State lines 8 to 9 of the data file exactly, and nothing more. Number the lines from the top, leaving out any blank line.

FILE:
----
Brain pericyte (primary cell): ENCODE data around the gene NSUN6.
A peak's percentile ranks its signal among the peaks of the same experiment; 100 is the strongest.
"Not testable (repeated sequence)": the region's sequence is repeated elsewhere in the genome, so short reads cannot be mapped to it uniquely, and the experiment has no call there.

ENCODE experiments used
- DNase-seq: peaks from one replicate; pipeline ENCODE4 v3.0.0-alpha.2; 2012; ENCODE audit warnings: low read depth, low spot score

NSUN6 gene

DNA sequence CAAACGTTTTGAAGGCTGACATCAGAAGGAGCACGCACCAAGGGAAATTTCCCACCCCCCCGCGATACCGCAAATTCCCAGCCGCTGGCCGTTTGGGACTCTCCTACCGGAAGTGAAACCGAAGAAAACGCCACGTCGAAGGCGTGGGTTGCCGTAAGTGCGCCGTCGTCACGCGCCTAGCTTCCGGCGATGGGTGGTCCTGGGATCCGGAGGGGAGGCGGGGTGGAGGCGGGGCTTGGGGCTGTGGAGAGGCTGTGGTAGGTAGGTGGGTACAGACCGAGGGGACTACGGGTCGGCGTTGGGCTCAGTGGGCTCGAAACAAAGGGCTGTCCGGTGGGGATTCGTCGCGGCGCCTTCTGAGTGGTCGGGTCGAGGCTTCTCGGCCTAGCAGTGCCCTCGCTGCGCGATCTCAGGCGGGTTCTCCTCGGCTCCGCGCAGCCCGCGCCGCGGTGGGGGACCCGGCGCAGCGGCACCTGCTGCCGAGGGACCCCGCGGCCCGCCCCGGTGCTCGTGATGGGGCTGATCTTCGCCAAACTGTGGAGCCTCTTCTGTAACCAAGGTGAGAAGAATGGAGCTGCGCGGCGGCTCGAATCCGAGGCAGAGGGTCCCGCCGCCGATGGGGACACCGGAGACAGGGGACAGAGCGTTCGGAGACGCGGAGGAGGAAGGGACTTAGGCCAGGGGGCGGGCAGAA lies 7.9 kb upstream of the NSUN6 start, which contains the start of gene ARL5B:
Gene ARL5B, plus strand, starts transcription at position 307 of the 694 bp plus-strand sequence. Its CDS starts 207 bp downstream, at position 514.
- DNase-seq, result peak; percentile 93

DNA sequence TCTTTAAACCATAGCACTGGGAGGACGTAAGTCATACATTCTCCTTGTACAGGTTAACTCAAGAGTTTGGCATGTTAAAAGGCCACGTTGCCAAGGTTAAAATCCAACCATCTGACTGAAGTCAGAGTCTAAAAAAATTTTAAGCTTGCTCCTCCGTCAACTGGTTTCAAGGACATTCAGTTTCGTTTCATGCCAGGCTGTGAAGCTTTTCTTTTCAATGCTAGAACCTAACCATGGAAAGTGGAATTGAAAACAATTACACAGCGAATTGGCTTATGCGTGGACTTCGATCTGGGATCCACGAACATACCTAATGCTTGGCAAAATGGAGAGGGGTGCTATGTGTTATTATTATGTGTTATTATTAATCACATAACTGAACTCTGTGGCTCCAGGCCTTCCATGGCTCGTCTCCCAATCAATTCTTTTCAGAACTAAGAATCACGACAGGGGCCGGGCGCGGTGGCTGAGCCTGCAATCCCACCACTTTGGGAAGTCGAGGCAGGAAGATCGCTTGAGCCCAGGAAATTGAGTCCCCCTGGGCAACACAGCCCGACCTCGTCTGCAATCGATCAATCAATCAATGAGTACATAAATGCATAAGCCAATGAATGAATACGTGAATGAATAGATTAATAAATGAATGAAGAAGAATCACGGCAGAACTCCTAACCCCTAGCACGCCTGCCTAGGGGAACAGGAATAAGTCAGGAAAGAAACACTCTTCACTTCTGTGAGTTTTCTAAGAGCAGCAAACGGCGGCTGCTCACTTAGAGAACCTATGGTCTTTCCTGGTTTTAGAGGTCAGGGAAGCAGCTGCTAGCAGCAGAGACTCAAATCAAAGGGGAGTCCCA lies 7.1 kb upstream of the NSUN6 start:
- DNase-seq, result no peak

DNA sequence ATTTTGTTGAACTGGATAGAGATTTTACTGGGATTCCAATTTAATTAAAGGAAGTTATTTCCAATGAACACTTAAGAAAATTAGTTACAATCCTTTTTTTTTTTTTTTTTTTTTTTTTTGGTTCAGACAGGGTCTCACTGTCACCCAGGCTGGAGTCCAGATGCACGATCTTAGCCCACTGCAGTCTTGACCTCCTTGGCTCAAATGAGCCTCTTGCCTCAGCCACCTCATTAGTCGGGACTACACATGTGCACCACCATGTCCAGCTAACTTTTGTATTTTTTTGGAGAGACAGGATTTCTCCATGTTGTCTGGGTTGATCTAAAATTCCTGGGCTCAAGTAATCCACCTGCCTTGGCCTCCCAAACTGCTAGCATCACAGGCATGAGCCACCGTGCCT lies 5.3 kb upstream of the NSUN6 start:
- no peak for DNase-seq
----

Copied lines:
Gene ARL5B, plus strand, starts transcription at position 307 of the 694 bp plus-strand sequence. Its CDS starts 207 bp downstream, at position 514.
- DNase-seq, result peak; percentile 93